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Backlund Been Biding Time In Calgary To Talk Contract With Conroy

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When it comes to Mikael Backlund, two things are fairly certain: 1. He wants to win a Stanley Cup. 2. He’d like to do it with the Calgary Flames.

The question is whether new Flames GM Craig Conroy can convince the 34-year-old veteran that those two things are possible.

An interview with Backlund’s agent, J.P. Barry, on the Got Yer’ Back podcast this week, offered some optimistic insight.

Backlund planned to stay in Calgary for a “sit down” with Conroy before heading to Sweden sometime next week.

“They’re going to sit down and talk. It was not dissimilar to last year, I think, with changes,” Barry told Ryan Rishaug and Pierre LeBrun on Wednesday.

“I know we sat down with Brad Treliving at that time about the future.”

The future wasn’t looking so rosy the past few months — at least until Conroy was hired to lead the franchise into a new era, with a new approach and culture.

But does that include a reasonable shot at a Stanley Cup if Backlund was to sign an extension for two or three years?

“He’s got one year left, so he’s got some decisions. He’s been a Calgary Flame his whole life, but he needs to hear from the GM about what the future is. There’s a shorter window now for him,” Barry said. “Like any player, he wants to win, and he has not gone really deep in the playoffs or challenged for a Stanley Cup. It really is something that he wants to try and do, so they’ll have to have a good talk.”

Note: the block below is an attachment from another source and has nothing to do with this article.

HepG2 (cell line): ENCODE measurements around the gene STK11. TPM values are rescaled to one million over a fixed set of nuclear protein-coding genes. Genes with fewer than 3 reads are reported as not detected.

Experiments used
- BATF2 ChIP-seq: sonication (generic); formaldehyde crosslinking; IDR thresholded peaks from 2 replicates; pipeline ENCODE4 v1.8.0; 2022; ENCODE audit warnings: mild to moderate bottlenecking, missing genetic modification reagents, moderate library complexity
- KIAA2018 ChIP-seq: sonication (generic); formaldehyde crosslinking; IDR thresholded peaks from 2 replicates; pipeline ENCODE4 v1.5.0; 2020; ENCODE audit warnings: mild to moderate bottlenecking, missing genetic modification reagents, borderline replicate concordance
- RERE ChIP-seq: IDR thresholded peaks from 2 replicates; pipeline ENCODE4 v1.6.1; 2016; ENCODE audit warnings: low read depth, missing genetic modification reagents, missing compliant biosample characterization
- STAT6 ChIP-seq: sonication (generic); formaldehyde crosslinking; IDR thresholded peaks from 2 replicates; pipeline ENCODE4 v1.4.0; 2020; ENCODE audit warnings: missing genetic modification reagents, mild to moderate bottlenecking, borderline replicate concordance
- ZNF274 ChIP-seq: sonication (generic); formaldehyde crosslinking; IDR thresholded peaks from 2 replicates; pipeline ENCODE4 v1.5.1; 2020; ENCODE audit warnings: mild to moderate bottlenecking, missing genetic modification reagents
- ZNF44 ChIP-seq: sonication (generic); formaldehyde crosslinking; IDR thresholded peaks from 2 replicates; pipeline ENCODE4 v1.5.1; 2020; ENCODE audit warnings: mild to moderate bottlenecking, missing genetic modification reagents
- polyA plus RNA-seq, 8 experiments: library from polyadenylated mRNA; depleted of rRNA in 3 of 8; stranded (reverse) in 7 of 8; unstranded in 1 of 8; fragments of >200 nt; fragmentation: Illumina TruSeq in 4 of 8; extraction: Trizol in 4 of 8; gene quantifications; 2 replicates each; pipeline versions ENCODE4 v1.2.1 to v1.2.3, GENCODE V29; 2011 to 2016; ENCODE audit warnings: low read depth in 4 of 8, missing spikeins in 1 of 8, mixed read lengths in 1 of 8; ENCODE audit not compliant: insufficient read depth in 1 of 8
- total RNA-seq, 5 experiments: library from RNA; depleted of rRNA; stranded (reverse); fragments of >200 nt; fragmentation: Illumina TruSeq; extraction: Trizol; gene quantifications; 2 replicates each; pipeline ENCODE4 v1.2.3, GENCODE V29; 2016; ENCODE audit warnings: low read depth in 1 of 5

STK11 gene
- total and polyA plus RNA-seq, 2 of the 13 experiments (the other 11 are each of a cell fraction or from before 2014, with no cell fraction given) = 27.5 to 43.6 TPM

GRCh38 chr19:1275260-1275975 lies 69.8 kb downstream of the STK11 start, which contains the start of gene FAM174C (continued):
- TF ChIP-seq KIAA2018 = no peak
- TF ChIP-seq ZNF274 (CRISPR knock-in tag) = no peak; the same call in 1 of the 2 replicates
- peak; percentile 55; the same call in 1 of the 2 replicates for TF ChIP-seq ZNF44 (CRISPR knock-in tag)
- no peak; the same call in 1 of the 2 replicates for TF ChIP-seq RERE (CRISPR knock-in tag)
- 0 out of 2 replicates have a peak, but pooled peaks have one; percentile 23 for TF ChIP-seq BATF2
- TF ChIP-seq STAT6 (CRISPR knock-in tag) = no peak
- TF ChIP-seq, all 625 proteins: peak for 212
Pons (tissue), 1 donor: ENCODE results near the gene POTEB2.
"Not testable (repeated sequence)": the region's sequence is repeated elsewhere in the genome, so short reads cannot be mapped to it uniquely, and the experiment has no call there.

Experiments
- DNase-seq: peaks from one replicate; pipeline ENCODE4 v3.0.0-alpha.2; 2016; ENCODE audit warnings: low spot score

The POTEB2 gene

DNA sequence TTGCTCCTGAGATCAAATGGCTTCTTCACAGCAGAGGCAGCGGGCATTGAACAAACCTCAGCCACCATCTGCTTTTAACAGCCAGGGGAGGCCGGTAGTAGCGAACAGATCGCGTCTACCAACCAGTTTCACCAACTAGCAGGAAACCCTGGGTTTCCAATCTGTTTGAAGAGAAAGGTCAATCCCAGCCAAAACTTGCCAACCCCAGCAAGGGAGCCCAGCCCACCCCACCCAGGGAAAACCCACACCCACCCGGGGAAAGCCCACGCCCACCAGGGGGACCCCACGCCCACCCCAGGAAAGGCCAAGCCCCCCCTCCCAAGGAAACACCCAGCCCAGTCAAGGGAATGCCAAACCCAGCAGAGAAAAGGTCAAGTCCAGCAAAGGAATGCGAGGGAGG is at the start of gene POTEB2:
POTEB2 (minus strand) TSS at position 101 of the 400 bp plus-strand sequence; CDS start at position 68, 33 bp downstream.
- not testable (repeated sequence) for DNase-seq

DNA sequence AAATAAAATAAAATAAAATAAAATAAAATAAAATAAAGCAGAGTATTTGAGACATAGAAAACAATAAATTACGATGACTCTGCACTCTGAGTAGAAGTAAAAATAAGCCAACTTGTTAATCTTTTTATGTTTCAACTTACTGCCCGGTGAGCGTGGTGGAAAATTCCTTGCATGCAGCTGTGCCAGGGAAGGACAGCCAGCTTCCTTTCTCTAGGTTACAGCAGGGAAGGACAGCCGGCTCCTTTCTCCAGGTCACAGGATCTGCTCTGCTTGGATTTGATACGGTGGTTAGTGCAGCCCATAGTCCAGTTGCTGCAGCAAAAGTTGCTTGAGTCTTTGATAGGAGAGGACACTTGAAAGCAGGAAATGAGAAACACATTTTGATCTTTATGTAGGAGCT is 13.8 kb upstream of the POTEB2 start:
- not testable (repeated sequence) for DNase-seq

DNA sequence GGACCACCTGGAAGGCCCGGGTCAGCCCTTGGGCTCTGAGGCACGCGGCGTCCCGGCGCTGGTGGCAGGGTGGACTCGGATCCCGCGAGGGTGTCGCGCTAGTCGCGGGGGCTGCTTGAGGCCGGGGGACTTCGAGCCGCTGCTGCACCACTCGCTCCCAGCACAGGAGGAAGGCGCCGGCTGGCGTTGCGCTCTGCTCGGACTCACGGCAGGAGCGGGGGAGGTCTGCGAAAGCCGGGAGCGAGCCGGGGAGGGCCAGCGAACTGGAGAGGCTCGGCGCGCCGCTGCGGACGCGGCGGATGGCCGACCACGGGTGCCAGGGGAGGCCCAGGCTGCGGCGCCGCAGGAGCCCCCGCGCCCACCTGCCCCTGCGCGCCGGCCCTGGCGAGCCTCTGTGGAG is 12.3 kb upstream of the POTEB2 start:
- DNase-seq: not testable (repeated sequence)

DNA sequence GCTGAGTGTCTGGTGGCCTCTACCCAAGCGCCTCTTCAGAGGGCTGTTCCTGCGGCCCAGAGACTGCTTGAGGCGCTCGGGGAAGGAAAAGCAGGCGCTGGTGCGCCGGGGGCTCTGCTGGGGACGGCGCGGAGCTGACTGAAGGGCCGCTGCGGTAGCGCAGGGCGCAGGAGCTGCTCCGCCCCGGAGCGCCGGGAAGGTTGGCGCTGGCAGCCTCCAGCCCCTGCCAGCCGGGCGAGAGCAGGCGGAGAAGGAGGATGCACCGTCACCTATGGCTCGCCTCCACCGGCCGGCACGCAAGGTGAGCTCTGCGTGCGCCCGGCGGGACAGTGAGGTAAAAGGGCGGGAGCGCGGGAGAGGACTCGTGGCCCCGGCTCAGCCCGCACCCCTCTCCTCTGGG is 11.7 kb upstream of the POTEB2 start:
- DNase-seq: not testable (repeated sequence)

The departure of Darryl Sutter, who was especially hard on the longest-serving Flames player, may be a good thing. MacKenzie Weegar shared that there were some heated exchanges between the former coach and Backlund.

The captaincy is another carrot Conroy can dangle. It would be tough to find a more well-liked player who exhibits all the leadership on and off the ice you want young players to model. In fact, he’s been the team’s King Clancy Award nominee for three straight seasons.

There are a lot of factors in play even if Backlund decides he wants to return — including a tough salary cap situation and a half-dozen significant players about to enter their final year under contract.

Money and term will matter to both parties. But a belief in the Calgary Flames’ ability to win might be more important. Backlund had played 42 playoff games and been past the first round twice in the 13 seasons he’s played with the Flames on a full-time basis.

On a radio appearance on Friday, Backlund was asked how meaningful the captaincy is to him and he expressed his interest in that while also acknowledging the number of factors at play for an extension.

We’ll see if Conroy can give both Backlund and Flames fans what they want.

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